To use your cake metaphor... when you bake a cake--regardless of how it turns out, you still use up ingredients, use up energy to power the oven, spend time to actually bake the cake, and once it's done, you'll still need to clean up the dishes.

Why should a ritual spell be any different?

Imagine how the Red King's ritual would have gone if there were no costs?  He wouldn't have needed to sacrifice thousands of people, wouldn't have had to kidnap the youngest family member of McCoy's bloodline, and wouldn't have had to go to Chichen Itza to perform the final sacrifice.    Boiling it down to one roll with no associated requirements takes away any drama associated with the ritual.

This message was last edited by the GM at 23:20, Sat 13 May 2017.

Control
 GM, 185 posts
Sat 13 May 2017
at 19:58
Re: Inflicting or Healing a Lasting Condition
I wonder if perhaps you're under the misapprehension that you must use Ritual mechanics all the time.  This is not so.

If the effect you want can be easily modeled by the standard results of the game actions (Attack, Defend, Overcome and Create Advantage), then perhaps it's better to approach it in that manner.

Tracking someone seems like an Overcome action.  Warding a building might be represented by a Create Advantage action. Then you can invoke that Aspect whenever the ward's influence is relevant...

Sometimes, though, the best reflection of your intended effect is described as temporary access to a stunt or imposition of a condition with the desired effect.  Or it's something more powerful than or vastly different from what the character can normally bring to bear.  That's when the ritual mechanics are called for.

This message was last edited by the GM at 00:52, Sun 14 May 2017.

Agnes
 Warden, 56 posts
Sun 14 May 2017
at 01:25
Re: Inflicting or Healing a Lasting Condition
In reply to Control (msg # 18):

I was thinking that I would need to use it more than it seems necessary. It's disappointing that ritual magic is still largely useless.

However, I'm also reflecting that my hopes and plans to make Agnes have a heritage in making interesting artifacts is probably not a good idea.   The game mechanics just don't support artifact creation in a useful way.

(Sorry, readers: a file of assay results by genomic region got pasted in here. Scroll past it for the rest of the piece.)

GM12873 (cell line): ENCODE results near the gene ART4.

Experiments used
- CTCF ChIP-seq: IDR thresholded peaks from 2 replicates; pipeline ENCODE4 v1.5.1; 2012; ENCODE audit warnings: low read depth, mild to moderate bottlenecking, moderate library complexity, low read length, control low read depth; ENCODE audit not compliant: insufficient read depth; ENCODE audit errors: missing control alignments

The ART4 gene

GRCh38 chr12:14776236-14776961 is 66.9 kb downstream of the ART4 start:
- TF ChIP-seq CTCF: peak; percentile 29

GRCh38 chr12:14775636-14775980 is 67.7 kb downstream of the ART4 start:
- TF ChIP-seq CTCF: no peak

So I think I'm just going to have to redo some of her aspects.
Control
 GM, 187 posts
Sun 14 May 2017
at 02:12
Re: Inflicting or Healing a Lasting Condition
I disagree with your opinion that DFA ritual magic is largely useless.

How would you propose to make it less useless?
Agnes
 Warden, 57 posts
Mon 15 May 2017
at 01:27
Re: Inflicting or Healing a Lasting Condition
In reply to Control (msg # 20):

Reserve costs for failures and use something similar to the Fading Suns magic system.

The brass tacks are that target numbers for success are generally higher and rolling is cumulative.  Each roll represents an increment of time spent on the spell.   After too many increments, the caster gets tired and needs to make fatigue checks to continue to roll.  If they fail a fatigue or focus check, then the spell fails.   If someone interrupts the caster, spell fails.

The other time check is that the adversary is continuing to do their thing.  So you have a choice about whether you try to delay and prepare and risk having the enemy move first.

Aspects could be used to grant an additional roll in a given time frame.

Having people help you with the spell would be rewarded by allowing the best roll of the participants to be used.  But then the second person also needs to make their fatigue checks.